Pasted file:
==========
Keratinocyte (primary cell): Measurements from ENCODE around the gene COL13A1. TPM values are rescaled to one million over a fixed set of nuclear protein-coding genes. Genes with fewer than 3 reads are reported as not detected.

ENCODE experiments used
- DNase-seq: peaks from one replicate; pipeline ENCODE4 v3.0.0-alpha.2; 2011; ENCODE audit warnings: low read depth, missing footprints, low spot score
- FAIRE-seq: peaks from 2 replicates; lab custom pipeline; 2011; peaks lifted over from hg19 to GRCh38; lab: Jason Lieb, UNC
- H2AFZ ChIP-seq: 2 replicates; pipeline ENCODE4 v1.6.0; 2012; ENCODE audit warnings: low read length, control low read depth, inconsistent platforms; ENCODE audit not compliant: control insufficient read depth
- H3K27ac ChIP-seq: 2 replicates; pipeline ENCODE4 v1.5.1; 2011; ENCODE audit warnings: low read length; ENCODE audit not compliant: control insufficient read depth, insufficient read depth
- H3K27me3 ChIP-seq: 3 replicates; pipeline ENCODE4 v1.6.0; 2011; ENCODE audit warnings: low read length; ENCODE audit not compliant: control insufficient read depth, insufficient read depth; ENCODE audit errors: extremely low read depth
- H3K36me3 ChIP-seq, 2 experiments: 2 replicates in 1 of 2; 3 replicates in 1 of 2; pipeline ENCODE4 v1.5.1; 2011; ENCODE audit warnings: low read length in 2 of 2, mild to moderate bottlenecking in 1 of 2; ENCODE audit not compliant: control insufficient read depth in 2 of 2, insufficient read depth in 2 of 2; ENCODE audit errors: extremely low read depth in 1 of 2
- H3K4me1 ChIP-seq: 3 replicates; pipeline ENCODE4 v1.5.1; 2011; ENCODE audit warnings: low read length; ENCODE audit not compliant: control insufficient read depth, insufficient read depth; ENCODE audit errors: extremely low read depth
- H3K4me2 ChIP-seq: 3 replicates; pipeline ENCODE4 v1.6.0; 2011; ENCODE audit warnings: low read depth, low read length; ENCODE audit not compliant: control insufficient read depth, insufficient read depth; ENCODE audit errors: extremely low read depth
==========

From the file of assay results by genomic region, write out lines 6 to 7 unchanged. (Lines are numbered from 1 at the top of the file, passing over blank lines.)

- H3K27ac ChIP-seq: 2 replicates; pipeline ENCODE4 v1.5.1; 2011; ENCODE audit warnings: low read length; ENCODE audit not compliant: control insufficient read depth, insufficient read depth
- H3K27me3 ChIP-seq: 3 replicates; pipeline ENCODE4 v1.6.0; 2011; ENCODE audit warnings: low read length; ENCODE audit not compliant: control insufficient read depth, insufficient read depth; ENCODE audit errors: extremely low read depth